The legendary Bernie Worrell of the Parliament-Funkadelic collective changed funk with his keyboard grooves, especially once he became only the second person in the world to be given a Moog synthesizer by its inventor, Bob Moog. Armed with his Moog, Worrell had a lasting influenced on dance music, hip hop and new wave through songs like1977’s Flash Light. Worrell also arranged the horn sections for Parliament-Funkadelic. He appeared on the albums released by the outgrowths from the collective, such as Bootsy Collins, and played with Talking Heads during their Stop Making Sense period, as well as with acts like Lou Rawls, The Spinners, Stephanie Mills and Gil Scott-Heron.

Ask anybody who has worked with him, and they’ll tell you that ex-Wings and Spooky Tooth guitarist Henry McCullough was the loveliest of men. He backed Joe Cocker at Woodstock as a member of The Grease Band and played on Spooky Tooth’s 1970 The Last Puff album before joining Paul McCartney’s Wings in 1971, playing on hits such as My Love (that guitar solo is his), Hi Hi Hi, and Live and Let Die. In between he dabbled with Pink Floyd: at the end of Money on The Dark Side Of The Moon, you can hear him speak the words, “I don’t know; I was really drunk at the time”, a reference to a confrontation he had had the night before with his wife. In 2012 McCullough suffered a severe heart attack, leading Ireland’s RTE broadcaster and the BBC to announce his death. The rumours of his demise were greatly exaggerated, but death caught up with the guitarist on June 14.

The Fairport Convention defined British folk, and the group’s guiding member Dave Swarbrick defined fiddle-playing in British folk. Swarbrick introduced the electronic fiddle to the isles’ folk scene, and was much sought-after as a session musician by rock acts. Swarbrick was declared dead (yes, another case of that) by the Daily Telegraph in 1999 — a time before Twitter false alarms and hoaxes — when he was hospitalised with a serious chest infection. Swarbrick’s response: “It’s not the first time I’ve died in Coventry.” The false alarm prompted a fundraising effort which culminated in the musician receiving a double lung transplant in 2004. Which leads me to ask you: have you registered as an organ donor? And if you haven’t, why not?IM1606_3In the same month that Swarbrick left, another important figure in the British folk scene died. Karl Dallas was a Christian socialist (he was named after Marx and, by way of middle name, Engels) and peace campaigner. In the run-up to the illicit invasion of Iraq, Dallas got the better of the lying wear-monger Tony Blair in a televised debate. He was also a journalist who passionately advocated for folk acts such as the Fairground Convention and Steeleye Span, especially during his long association with the Melody Maker.  As a songwriter himself, he had much empathy with those whose music he was writing about. Initially he gave Bob Dylan a very bad review but later became a fan. Arlo Guthrie reportedly wrote parts of Alice’s Restaurant as a guest of Dallas’ in London. Dallas’ best-known songs are The Family Of Man, written in 1955, and Derek Bentley, about a teenager executed for killing a policeman.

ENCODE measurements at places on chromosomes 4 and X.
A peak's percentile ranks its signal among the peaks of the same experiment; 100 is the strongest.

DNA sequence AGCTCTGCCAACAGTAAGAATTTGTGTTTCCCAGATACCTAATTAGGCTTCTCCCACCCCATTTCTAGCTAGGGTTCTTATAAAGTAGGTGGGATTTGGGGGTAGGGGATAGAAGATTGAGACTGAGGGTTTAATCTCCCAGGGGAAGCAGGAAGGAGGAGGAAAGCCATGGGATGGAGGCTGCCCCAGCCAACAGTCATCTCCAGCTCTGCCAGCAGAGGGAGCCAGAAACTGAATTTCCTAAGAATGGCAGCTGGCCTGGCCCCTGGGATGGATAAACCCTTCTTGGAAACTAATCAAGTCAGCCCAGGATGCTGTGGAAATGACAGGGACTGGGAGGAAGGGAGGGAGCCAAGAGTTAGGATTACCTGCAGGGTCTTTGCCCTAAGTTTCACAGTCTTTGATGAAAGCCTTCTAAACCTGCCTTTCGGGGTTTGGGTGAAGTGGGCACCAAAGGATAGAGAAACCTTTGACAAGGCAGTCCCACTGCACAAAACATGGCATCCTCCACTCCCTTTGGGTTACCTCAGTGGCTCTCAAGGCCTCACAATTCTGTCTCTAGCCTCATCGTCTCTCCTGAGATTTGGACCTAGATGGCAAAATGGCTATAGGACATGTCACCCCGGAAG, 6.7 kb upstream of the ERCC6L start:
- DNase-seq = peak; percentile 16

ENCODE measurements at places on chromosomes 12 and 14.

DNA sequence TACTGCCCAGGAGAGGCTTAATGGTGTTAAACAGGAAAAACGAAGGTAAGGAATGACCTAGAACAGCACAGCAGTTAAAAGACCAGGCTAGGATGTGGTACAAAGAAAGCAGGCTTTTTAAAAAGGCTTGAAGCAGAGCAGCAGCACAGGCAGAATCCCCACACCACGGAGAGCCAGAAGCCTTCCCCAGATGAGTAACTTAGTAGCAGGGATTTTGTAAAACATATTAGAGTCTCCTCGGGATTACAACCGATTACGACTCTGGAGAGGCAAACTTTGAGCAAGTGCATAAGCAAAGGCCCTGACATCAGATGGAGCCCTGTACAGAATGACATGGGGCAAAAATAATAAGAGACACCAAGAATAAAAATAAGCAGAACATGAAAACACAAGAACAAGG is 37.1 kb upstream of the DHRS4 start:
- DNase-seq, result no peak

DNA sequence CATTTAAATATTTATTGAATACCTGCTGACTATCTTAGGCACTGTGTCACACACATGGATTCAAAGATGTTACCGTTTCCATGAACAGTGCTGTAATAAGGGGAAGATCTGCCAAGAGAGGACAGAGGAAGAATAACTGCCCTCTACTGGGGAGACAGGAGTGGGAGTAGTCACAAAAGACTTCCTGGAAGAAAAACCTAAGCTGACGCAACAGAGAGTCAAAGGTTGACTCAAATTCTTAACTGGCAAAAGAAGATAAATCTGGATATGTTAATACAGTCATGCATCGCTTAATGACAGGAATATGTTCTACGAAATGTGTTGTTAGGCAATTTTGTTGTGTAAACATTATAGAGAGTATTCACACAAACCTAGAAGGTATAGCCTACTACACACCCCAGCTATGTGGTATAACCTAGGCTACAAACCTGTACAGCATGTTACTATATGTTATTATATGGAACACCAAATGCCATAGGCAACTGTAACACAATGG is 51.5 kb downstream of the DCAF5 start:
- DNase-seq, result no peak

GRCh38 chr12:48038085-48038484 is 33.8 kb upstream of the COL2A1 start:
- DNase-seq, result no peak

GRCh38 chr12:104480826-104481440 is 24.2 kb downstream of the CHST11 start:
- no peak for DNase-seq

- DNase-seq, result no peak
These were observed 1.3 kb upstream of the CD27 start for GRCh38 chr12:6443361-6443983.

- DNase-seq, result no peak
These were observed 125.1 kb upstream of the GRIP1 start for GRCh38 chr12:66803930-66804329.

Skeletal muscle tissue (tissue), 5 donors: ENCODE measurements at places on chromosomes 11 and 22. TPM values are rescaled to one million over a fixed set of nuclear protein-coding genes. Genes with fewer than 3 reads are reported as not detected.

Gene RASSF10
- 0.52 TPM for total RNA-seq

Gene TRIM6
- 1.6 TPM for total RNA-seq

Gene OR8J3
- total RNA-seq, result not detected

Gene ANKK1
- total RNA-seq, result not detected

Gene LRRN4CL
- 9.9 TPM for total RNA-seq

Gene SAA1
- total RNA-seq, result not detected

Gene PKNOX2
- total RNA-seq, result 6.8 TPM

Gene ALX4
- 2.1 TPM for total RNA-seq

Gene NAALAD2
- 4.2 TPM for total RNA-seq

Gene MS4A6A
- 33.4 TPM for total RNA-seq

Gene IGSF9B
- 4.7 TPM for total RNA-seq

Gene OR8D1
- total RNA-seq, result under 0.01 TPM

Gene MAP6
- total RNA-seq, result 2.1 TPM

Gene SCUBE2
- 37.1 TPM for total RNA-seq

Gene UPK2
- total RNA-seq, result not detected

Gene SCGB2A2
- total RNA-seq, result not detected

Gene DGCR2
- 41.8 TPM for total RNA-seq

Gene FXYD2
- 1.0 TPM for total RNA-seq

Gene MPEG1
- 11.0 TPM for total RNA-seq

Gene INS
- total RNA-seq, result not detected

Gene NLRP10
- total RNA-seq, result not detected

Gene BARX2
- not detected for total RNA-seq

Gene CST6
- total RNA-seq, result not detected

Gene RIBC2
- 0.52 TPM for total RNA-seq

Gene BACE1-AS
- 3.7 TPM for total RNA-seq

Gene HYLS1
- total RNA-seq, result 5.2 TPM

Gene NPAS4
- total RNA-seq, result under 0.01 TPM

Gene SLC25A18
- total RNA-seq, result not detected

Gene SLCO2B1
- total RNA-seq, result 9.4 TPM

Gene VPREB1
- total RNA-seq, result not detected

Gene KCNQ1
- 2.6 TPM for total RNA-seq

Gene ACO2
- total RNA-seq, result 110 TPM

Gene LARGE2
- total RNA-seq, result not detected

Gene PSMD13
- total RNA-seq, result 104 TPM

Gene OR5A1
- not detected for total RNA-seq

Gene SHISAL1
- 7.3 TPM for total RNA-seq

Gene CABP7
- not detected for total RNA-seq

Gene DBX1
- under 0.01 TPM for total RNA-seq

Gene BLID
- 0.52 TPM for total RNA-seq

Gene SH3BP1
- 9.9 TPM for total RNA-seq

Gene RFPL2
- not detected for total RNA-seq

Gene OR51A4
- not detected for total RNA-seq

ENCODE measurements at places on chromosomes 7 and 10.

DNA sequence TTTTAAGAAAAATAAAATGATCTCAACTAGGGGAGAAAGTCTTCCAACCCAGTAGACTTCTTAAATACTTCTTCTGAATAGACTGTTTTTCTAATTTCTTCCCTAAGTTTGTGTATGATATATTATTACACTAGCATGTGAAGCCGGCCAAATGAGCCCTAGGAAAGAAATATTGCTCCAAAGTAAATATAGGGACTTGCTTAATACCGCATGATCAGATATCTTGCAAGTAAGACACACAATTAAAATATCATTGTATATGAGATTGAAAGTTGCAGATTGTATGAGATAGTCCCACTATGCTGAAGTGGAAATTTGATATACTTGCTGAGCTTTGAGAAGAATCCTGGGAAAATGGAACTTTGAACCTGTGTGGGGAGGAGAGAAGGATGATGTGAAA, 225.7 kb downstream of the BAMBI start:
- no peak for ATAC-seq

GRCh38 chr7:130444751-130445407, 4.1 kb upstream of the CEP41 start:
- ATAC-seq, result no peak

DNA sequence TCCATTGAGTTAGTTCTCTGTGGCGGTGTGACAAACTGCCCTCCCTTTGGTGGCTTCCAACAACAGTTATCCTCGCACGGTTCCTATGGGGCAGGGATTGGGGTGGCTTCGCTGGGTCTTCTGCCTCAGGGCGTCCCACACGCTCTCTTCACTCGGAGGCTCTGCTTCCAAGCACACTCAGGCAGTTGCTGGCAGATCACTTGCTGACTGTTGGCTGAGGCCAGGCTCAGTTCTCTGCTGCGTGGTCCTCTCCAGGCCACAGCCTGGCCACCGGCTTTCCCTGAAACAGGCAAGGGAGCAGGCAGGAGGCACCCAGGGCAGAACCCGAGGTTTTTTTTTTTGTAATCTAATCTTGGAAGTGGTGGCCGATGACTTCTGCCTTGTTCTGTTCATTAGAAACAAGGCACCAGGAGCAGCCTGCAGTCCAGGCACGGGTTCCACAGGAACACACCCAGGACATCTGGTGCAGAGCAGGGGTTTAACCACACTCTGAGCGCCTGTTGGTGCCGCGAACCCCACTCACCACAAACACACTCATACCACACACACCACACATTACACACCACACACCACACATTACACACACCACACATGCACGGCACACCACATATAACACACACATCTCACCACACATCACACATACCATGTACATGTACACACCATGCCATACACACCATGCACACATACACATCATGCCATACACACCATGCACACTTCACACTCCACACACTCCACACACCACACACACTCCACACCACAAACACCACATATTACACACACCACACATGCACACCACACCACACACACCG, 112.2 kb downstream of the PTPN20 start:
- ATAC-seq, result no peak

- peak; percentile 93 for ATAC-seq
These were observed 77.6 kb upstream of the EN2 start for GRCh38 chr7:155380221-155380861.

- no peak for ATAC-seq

Manchester lost a local music legend in promoter Alan Wise who was instrumental in the launch of the Factory club which became the record label of that name, home to Joy Division and New Order, among other acts. He was also a key figure in the city’s Hacienda club, which was famous in the 1980s well beyond Manchester. Three months ago Wise’s 22-year-old daughter died of suicide after health authorities failed to provide the counselling for 18 months. Wise was loudly outspoken about this failure at the time; his criticism found an echo in his obituaries.